Earlier we discussed compression and stated that the intelligent mind leverages compression to represent information vectors more efficiently. Compression also comes into play in the development of concepts. Before I go into more detail on that I want to introduce another principle:
I will explain this statement with some examples.
Suppose we put three colored disks in front of Billy: a red disk, a green disk and a blue disk. Although he has no concept of what we call “color” at this point, he does recognize differences in these three disks because his senses can perceive color (by the differences in wavelengths as described previously). The point above claims that Billy recognizes red, green, and blue as categorically similar things. Since different colors are perceived in a similar manner, the brain categorizes them as similar characteristics.
The same is true of sound: the brain will categorize two different volumes as categorically similar to each other and two different tones as categorically similar. This proposed principle is important because it supports the very important concept of comparison. And the comparison concept in most basic form is fundamental to the creation of other concepts.
Let’s say Billy was exposed to 20 similarly sized disks all of different color. He catalogs these items in his memory. What is the most efficient way for him to manage these memories? Since the objects are so similar, only varying in color, his mind will store one template definition that represents the disk size and shape, but he recognizes the twenty variations in the wavelength of the reflected light (what we call “color”). The recognition of the variation in this wavelength leads to the creation of the concept of color in Billy’s mind. We will see in general that the exposure to new information vectors will lead to the creation of concepts.
Now let’s say Billy’s attention turns to one of these disks, the green one. He notices that as time passes, the position of this item is incrementally different in that it is becoming further away from him. This changing of position is gradual in the sense that the new position is somewhat close to the previous one — the disk isn’t teleporting randomly through the dome. The individual memories he has of this observation over time could be described as:
- Green disk is at one position at one time
- Green disk is at incrementally different position at later time
- Green disk is at another incrementally different position at another later time
- Green disk is at yet another incrementally different position at yet another later time
- And so on…
The constant concept in the bullets of is the green disk. The varying concepts are those of time and position. Compressing the observing into a concept:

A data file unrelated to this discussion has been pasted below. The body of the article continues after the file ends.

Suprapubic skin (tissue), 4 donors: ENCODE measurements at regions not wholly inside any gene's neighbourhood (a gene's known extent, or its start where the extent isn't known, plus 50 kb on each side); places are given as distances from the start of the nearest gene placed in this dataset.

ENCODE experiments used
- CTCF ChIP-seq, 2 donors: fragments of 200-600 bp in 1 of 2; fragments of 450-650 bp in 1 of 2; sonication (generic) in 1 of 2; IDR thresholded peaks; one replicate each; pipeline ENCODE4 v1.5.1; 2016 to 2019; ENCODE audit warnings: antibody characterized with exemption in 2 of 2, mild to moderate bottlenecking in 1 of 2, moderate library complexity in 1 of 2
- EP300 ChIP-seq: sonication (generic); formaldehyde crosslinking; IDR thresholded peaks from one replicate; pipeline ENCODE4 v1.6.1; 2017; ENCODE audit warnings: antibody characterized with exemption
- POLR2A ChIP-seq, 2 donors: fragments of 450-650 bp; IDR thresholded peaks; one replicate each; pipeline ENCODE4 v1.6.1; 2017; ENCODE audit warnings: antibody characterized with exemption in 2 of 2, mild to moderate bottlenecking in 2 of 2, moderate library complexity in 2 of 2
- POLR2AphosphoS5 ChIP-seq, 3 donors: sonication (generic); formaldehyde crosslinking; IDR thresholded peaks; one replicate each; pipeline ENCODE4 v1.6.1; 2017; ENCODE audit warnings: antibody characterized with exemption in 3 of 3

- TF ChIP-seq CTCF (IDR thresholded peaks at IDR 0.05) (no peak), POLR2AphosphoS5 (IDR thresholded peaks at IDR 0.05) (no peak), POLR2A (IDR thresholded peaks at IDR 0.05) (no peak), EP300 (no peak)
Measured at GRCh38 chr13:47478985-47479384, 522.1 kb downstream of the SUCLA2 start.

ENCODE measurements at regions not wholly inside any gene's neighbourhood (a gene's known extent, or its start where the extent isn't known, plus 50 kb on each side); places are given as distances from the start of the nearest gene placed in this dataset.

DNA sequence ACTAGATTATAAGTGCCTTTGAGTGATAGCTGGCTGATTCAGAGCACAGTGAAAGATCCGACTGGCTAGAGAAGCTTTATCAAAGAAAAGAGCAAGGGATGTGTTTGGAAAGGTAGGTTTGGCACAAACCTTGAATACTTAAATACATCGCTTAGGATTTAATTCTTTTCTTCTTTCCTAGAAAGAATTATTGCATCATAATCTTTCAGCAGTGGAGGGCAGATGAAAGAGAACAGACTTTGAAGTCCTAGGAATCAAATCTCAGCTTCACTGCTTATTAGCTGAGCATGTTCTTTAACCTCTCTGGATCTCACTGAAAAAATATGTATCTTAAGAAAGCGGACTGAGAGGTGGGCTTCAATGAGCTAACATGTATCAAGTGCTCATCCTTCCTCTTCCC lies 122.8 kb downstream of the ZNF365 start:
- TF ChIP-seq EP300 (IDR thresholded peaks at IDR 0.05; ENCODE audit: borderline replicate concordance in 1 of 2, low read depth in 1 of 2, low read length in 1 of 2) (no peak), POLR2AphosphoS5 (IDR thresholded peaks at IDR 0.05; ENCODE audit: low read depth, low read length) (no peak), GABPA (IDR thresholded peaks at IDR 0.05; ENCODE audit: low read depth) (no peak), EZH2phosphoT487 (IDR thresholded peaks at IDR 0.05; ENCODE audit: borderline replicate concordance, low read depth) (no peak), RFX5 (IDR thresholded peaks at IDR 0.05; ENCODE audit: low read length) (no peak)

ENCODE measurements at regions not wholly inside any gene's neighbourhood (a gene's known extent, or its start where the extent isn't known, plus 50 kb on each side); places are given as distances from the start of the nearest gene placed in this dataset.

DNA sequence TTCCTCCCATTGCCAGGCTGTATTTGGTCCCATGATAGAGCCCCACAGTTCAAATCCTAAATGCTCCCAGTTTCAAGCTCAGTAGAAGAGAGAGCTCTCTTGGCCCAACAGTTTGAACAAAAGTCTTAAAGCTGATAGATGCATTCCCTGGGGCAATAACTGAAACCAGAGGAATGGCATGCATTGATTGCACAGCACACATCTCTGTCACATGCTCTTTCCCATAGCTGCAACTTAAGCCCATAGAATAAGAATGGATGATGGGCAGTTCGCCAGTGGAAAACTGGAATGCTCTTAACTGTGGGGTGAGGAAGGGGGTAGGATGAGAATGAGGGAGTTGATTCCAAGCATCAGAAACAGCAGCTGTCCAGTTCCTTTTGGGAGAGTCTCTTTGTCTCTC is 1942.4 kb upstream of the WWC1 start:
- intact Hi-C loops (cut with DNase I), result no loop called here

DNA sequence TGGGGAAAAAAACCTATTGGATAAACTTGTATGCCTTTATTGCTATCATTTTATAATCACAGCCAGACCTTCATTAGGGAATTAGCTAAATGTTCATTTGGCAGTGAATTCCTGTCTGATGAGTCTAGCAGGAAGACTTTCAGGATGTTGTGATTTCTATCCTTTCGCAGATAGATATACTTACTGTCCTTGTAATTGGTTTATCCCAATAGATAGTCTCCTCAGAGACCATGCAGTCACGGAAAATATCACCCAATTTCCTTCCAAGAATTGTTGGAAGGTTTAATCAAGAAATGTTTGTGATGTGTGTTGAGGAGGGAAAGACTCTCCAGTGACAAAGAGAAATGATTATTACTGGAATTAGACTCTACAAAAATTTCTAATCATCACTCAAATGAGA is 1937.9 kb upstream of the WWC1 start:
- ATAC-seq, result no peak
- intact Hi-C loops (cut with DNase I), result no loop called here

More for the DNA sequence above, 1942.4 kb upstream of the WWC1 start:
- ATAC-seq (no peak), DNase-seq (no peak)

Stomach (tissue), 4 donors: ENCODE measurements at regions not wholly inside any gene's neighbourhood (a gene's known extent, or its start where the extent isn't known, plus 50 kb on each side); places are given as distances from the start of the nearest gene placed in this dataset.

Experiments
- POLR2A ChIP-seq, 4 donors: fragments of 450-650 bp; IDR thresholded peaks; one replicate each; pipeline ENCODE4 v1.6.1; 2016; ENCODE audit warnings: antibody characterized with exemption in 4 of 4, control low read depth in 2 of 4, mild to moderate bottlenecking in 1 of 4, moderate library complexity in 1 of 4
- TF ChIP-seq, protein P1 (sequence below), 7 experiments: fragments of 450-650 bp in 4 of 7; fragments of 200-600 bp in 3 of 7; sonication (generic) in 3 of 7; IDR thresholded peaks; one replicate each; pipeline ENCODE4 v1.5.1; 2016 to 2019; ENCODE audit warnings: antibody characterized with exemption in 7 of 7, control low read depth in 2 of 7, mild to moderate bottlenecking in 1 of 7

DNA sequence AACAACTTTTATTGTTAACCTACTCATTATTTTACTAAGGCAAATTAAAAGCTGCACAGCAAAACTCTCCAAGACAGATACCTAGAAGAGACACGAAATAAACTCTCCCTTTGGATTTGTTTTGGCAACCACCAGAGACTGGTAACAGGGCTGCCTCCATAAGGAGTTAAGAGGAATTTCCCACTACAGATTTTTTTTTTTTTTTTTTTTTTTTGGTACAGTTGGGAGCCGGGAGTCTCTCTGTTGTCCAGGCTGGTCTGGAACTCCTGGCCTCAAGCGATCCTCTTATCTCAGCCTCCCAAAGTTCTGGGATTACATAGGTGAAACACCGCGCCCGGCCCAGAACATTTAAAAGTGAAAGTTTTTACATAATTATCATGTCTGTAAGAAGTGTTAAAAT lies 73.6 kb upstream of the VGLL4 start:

The green disk changes position over time
Generalizing the change of position over time becomes a concept for Billy that we recognize as “movement”. So Billy’s memory holds the concept:
The green disk moves
Now let’s say that Billy observed the same behavior from the red disk, and the blue disk and the orange disk. In
this case, the movement concept is reused, but the each disk represent its own concept, so it’s the involved object that is the varying concept. However, Billy recognizes each colored disk as a “thing” in general. So his mind can compress these observations into a general concept:
The example above introduces the ideas of concept retrieval and application. This document discusses those ideas in more detail in subsequent sections. Once we explain concept retrieval and application we can discuss how more complicated concepts are created. For now, I will list some quick examples of fundamental concept creation:
- The mind recognizes a similar set of tones that differ only in how loud they are. As other tones that also differ in this respect are experienced, the mind creates the concept of volume. Eventually when the mind experiences exact shapes of different size, the mind will create a generalized concept of magnitude that relates to size, volume, and so forth.
The mind experiences many objects that have many of the same defining property, for example size, shape and color. By recognizing the measurable common characteristics across different things, the mind creates the concept of similarity.
- The mind recognizes that individuals things are defined differently in many manners, whether it be the property values of the information vectors related to them or their position in space and so forth. The mind creates the concept of comparison to measure these differences.
- By recognizing and observing one consistent thing and noticing that the value of any set of its defining properties differ across concepts of this thing, the mind creates the concept of change.
- By recognizing a change that alternates between a set of values (for example, a blinking light differs in its intensity in a measurable on and off value), the mind recognizes the concept of pattern.
- By recognizing that one concept directly and consistently leads to the triggering (for example, the pressing of a green button reliably initiates a musical tone), the mind recognizes the concept of cause and effect.
Ok, admittedly, the examples above gloss over a lot of the mechanical details on just how concepts are created in the processes described. Later sections of this document will go into more detail on concept mathematics. This document does not provide the blueprint for the algorithms that create concepts. It does attempt to introduce to a capable audience what is required to progress towards that end.